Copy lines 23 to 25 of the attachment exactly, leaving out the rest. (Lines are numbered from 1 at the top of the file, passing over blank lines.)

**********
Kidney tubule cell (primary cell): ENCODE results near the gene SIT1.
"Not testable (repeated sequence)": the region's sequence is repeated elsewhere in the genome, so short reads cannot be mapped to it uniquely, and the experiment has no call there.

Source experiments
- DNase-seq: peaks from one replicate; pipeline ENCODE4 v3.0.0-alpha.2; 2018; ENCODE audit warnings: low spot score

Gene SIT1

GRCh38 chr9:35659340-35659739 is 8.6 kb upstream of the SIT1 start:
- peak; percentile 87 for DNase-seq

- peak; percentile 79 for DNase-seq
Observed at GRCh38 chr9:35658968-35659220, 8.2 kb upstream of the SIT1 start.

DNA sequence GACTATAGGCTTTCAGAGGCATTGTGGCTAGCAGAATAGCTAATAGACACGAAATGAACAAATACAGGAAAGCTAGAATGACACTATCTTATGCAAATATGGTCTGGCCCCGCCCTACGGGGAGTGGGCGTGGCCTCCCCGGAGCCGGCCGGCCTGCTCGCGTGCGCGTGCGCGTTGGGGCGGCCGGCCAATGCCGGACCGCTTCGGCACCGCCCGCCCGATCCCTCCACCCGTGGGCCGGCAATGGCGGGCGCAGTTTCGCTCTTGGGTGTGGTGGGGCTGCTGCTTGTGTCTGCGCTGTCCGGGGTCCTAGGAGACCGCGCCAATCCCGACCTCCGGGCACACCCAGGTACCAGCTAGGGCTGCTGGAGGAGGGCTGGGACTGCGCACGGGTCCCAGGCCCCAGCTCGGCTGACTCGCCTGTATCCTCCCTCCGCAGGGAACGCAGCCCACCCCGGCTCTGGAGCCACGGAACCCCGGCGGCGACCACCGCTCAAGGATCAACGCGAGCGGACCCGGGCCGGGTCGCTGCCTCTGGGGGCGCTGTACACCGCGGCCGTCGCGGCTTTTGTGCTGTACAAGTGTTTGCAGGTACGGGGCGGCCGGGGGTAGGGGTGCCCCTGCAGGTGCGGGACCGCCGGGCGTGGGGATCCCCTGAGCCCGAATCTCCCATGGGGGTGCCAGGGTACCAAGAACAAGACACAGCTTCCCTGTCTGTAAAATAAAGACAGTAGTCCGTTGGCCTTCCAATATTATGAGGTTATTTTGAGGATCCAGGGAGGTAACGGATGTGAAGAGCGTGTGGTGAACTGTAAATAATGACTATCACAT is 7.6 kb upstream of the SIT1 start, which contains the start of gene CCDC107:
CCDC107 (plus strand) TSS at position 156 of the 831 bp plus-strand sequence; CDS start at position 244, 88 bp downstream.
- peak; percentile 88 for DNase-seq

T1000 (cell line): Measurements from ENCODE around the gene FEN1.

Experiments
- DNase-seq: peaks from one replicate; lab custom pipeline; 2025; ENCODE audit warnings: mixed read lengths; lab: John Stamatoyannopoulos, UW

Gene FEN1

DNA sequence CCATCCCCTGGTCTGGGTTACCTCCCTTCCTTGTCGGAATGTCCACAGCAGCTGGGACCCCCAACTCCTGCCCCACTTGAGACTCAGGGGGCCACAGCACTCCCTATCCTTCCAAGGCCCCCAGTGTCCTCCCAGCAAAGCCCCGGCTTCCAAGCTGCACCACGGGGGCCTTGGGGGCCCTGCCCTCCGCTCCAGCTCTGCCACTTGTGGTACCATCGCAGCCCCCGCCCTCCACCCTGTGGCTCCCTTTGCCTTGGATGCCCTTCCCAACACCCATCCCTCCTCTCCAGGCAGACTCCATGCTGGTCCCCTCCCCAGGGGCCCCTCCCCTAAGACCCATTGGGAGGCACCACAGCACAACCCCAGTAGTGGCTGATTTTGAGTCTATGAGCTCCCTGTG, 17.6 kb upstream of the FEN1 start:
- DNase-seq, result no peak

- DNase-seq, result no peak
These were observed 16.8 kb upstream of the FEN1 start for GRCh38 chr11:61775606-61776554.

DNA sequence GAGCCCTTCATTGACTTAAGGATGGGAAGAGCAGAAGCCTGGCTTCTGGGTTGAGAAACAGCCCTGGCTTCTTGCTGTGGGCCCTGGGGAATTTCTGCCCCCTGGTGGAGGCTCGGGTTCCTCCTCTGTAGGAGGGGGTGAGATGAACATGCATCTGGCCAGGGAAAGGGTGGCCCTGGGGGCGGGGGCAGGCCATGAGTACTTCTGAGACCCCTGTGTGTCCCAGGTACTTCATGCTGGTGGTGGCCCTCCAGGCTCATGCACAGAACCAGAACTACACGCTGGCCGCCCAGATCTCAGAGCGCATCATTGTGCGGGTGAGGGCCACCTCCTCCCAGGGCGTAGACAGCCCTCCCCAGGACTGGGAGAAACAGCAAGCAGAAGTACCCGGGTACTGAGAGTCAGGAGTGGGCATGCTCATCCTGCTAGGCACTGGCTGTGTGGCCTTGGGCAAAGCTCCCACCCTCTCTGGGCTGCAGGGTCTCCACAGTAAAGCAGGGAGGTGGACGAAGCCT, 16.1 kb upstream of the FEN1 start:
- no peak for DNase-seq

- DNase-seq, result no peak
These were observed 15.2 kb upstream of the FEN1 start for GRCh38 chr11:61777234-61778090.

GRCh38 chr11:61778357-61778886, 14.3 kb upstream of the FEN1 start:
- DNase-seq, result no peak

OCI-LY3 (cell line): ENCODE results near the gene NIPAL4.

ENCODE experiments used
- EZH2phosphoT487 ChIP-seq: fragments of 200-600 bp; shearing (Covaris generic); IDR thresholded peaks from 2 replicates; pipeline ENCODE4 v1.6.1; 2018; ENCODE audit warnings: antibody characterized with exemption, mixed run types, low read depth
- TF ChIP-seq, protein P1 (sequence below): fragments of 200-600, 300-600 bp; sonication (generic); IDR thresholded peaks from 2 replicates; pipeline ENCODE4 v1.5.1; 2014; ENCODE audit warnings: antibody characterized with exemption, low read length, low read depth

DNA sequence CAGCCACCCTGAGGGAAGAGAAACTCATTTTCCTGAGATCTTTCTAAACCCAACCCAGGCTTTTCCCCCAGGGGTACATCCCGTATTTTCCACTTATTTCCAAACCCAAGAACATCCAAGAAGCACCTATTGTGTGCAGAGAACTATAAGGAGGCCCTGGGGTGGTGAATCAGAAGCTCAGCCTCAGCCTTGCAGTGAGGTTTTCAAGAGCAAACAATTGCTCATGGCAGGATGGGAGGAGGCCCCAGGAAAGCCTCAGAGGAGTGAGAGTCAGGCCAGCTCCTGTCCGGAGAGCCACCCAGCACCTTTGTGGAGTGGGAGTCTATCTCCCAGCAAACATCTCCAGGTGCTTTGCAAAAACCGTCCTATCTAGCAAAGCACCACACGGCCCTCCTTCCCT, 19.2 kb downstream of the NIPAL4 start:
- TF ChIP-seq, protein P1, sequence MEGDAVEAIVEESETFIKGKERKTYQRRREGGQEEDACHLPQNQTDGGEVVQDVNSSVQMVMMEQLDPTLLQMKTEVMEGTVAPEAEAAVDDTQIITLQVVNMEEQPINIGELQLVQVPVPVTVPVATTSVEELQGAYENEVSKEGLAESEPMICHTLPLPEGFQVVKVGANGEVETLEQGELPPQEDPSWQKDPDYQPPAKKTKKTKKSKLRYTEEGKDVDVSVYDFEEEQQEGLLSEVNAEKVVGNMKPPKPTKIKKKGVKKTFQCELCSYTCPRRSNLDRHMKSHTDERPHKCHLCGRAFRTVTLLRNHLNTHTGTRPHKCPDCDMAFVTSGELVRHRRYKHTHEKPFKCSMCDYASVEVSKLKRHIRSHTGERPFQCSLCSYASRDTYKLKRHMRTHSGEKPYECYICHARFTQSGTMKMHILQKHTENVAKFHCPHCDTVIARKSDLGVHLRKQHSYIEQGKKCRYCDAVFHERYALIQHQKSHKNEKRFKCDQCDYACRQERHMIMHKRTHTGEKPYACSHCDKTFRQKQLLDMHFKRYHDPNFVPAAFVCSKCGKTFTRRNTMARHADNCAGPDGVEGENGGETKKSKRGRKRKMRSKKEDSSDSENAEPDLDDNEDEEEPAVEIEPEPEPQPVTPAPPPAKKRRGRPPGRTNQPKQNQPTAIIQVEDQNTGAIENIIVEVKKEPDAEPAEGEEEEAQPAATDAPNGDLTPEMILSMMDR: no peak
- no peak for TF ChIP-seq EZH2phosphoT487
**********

- DNase-seq, result no peak
These were observed 15.2 kb upstream of the FEN1 start for GRCh38 chr11:61777234-61778090.

GRCh38 chr11:61778357-61778886, 14.3 kb upstream of the FEN1 start: